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Christmas Commentary – No.10, The Pilgrim Fathers

18/12/2011

In my ‘Christmas Commentary’ series, I have tried to present a balance between those who kept and promoted the Christmas holiday, and those who were concerned that it was a distraction from true religion, or that it was not commanded by Scripture, or that it was an excuse for excess. Now, even among those who support and keep the holiday today, many will admit that for the majority of the population, Christmas is little more than an excuse for spending, drinking and revelry. Some might argue that we would be better off without such a festival than to dishonour Christ’s birth with an excuse for blatant hedonism. Thus it was that the Pilgrim Fathers, the founders of Modern America, (Congregationalists) allowed no Christmas Day celebrations…

On the day called Christmas Day, the Governor called them out to work as was used. But the most part of this new company excused themselves and said that it went against their consciences to work on that day. So the Governor told them that if they made it a matter of conscience, he would spare them till they were better informed; so he led away the rest and left them. But when they came home at noon from their work, they found them in the street at play, openly; some pitching the bar, and some at stool-ball and such like sports. So he went to them and took away their implements and told them that was against his conscience, that they should play and others work. If they made the keeping of it a matter of devotion, let them keep their houses; but there should be no gaming or revelling in the streets. Since which time nothing hath been attempted that way, at least openly.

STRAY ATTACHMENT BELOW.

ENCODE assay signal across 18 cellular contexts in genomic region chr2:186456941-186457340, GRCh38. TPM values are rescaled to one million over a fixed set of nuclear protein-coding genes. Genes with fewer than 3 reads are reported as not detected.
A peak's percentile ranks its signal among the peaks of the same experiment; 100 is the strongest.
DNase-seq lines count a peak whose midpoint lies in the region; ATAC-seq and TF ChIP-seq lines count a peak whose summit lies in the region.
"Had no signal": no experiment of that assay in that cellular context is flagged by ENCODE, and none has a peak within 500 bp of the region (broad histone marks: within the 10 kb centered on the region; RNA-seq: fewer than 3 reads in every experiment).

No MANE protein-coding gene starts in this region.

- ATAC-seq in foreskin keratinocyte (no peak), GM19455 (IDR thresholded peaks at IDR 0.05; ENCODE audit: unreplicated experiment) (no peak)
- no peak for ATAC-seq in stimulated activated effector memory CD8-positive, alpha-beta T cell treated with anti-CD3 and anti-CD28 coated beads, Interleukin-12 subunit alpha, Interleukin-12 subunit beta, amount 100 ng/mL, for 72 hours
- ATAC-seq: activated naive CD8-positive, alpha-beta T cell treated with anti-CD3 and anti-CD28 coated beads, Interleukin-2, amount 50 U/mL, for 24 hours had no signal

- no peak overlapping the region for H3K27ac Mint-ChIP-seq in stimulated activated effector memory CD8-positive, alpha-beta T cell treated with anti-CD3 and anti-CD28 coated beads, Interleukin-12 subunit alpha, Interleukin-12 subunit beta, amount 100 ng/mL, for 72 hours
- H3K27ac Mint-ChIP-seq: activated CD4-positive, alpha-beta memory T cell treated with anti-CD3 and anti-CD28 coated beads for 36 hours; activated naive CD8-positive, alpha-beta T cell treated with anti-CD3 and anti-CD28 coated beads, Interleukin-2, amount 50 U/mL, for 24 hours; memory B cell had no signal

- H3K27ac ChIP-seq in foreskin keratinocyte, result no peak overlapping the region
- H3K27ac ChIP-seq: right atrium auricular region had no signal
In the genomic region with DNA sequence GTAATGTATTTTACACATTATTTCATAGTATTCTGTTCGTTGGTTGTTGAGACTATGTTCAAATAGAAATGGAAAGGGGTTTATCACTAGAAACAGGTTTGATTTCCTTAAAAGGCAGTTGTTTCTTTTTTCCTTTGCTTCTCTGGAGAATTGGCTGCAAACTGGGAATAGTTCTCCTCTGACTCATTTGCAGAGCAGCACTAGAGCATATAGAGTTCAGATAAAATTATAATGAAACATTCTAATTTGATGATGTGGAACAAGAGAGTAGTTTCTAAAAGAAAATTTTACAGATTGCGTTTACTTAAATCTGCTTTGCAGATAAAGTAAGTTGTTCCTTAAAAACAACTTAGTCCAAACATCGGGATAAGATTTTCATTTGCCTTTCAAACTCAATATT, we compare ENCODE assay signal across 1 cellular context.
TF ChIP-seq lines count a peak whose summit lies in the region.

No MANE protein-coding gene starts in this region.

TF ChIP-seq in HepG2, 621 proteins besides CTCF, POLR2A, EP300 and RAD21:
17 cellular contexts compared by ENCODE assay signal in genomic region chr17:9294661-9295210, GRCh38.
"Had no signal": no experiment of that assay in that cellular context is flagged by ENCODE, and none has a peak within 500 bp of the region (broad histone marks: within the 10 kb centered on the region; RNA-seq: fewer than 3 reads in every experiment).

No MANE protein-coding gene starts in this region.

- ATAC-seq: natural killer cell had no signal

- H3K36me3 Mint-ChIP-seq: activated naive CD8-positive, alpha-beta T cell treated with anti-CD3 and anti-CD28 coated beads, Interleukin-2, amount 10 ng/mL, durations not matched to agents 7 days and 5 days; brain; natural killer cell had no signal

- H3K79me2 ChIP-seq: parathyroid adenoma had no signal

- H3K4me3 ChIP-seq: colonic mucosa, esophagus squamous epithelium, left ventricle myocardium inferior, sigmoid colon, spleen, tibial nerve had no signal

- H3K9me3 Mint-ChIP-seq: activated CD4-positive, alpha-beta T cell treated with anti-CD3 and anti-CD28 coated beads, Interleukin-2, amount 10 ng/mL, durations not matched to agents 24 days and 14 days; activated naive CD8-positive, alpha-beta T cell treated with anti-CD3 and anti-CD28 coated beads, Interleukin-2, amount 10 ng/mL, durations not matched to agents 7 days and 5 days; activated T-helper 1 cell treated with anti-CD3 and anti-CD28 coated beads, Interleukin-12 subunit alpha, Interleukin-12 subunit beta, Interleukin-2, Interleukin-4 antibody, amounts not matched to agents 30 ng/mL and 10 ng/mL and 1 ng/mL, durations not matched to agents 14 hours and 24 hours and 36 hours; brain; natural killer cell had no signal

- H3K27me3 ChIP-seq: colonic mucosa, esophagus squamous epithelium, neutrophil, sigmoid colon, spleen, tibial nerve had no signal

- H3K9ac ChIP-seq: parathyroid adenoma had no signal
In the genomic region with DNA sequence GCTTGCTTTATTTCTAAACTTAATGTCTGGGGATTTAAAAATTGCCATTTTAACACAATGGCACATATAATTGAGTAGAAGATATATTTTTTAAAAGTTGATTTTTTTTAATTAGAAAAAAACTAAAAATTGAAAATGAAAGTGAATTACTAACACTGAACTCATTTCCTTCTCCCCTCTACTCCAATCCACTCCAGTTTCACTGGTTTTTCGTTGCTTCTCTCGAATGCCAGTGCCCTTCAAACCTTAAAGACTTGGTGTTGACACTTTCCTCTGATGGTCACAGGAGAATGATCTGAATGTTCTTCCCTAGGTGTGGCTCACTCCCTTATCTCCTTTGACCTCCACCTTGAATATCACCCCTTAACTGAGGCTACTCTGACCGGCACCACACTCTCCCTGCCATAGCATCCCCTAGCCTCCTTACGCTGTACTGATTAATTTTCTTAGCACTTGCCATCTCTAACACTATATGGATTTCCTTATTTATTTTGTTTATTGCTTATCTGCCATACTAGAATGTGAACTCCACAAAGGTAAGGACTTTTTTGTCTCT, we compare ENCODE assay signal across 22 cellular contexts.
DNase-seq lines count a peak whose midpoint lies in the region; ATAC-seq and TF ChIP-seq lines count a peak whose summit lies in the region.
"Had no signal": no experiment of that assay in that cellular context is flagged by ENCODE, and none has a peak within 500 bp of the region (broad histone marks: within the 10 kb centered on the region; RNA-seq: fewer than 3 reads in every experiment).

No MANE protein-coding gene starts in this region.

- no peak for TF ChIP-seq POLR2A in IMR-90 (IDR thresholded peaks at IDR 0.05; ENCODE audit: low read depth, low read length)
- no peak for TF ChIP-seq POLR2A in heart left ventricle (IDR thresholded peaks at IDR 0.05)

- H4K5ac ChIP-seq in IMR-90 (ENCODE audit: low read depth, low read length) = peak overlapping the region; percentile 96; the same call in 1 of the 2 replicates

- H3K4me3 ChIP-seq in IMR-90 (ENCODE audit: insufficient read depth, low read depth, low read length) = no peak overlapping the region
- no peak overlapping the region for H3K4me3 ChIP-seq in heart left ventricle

William Bradford, Of Plymouth Plantation (Samuel Eliot Morison, ed.; New York: Alfred Knopf, 1979), p. 97.

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The Pilgrim Fathers on-board ship.

From → Preachers, Puritans

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